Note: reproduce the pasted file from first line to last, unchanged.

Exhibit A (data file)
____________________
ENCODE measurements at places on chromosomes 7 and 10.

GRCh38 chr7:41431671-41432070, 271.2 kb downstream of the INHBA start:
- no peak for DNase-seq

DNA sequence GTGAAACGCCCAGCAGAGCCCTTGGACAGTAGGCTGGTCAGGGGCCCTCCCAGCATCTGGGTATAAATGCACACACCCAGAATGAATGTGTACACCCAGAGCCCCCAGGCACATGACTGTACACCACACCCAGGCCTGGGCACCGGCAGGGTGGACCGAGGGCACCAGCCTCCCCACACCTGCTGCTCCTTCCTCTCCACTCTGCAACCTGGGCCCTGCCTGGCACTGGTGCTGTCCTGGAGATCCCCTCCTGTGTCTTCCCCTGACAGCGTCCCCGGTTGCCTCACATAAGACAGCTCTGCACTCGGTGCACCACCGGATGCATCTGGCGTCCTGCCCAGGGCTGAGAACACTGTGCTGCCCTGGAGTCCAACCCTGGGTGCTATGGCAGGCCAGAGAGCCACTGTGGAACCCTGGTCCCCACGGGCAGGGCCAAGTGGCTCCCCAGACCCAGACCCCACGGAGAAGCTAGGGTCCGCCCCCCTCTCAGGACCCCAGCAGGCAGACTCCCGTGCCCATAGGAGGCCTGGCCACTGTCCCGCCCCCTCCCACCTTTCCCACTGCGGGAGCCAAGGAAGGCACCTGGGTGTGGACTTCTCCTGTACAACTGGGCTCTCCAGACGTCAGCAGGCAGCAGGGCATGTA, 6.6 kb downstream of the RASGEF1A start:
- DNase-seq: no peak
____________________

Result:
ENCODE measurements at places on chromosomes 7 and 10.

GRCh38 chr7:41431671-41432070, 271.2 kb downstream of the INHBA start:
- no peak for DNase-seq

DNA sequence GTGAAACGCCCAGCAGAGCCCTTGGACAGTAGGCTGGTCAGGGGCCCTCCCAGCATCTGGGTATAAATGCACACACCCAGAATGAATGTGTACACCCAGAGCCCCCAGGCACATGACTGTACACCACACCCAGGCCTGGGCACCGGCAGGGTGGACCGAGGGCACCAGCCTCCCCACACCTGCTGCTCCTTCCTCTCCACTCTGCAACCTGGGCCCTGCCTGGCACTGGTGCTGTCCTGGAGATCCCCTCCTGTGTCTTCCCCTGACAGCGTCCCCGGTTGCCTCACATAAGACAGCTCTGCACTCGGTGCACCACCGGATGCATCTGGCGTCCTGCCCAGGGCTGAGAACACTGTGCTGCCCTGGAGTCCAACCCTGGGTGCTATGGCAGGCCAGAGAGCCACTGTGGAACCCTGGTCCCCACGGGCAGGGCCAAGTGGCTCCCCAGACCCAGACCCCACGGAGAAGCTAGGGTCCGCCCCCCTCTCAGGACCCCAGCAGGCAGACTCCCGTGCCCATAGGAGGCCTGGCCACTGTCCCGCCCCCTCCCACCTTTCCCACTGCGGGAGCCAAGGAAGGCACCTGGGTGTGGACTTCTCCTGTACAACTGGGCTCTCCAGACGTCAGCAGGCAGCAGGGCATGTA, 6.6 kb downstream of the RASGEF1A start:
- DNase-seq: no peak